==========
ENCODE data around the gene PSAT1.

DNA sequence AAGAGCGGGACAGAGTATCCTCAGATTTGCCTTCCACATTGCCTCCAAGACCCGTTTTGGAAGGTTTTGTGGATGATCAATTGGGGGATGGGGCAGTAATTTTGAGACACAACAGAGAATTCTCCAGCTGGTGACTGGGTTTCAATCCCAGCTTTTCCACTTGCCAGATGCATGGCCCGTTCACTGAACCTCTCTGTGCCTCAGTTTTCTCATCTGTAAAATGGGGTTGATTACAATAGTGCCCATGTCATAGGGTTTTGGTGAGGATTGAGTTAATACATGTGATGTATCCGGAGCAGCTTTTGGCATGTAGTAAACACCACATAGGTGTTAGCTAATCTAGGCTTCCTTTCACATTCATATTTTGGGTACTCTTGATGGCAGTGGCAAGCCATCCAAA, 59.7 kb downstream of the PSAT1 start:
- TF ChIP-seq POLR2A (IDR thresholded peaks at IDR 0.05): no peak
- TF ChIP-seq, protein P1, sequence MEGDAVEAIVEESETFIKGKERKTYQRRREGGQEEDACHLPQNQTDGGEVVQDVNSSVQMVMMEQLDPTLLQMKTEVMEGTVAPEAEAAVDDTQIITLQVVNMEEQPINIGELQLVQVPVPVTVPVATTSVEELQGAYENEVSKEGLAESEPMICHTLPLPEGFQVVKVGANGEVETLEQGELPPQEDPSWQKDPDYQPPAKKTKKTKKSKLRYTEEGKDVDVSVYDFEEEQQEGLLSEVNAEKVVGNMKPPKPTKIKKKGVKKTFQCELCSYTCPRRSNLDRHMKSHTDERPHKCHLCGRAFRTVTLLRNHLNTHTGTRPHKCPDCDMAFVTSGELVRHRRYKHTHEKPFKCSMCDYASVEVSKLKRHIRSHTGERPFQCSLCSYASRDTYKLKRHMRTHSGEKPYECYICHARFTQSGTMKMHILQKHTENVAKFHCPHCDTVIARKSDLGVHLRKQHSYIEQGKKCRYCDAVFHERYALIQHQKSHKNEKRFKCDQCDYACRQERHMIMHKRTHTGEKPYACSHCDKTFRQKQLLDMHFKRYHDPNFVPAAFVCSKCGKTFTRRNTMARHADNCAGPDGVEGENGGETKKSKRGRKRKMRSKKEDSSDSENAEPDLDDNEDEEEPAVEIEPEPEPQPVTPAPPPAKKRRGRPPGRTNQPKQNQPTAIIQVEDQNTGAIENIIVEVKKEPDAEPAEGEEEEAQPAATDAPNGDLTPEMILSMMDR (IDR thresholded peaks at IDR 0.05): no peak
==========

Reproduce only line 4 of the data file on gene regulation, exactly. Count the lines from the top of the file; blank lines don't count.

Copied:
- TF ChIP-seq, protein P1, sequence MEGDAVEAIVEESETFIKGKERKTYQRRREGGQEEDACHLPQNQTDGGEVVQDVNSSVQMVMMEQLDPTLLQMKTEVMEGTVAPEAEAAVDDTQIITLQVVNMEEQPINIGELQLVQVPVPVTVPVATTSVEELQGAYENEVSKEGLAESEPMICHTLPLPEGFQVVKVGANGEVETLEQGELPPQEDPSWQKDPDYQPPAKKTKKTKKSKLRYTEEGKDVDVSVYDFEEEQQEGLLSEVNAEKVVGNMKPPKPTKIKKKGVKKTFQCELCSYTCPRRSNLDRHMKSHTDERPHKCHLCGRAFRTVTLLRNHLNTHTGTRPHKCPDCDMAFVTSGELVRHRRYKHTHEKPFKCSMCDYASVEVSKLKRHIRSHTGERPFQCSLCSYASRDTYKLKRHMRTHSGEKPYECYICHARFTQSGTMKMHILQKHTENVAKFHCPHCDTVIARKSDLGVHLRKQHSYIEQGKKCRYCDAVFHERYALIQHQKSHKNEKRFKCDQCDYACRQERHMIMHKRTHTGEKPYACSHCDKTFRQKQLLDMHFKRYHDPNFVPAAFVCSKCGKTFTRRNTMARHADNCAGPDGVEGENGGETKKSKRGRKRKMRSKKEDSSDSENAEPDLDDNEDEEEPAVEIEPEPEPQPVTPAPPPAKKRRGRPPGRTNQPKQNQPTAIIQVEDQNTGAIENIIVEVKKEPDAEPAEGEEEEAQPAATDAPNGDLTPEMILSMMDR (IDR thresholded peaks at IDR 0.05): no peak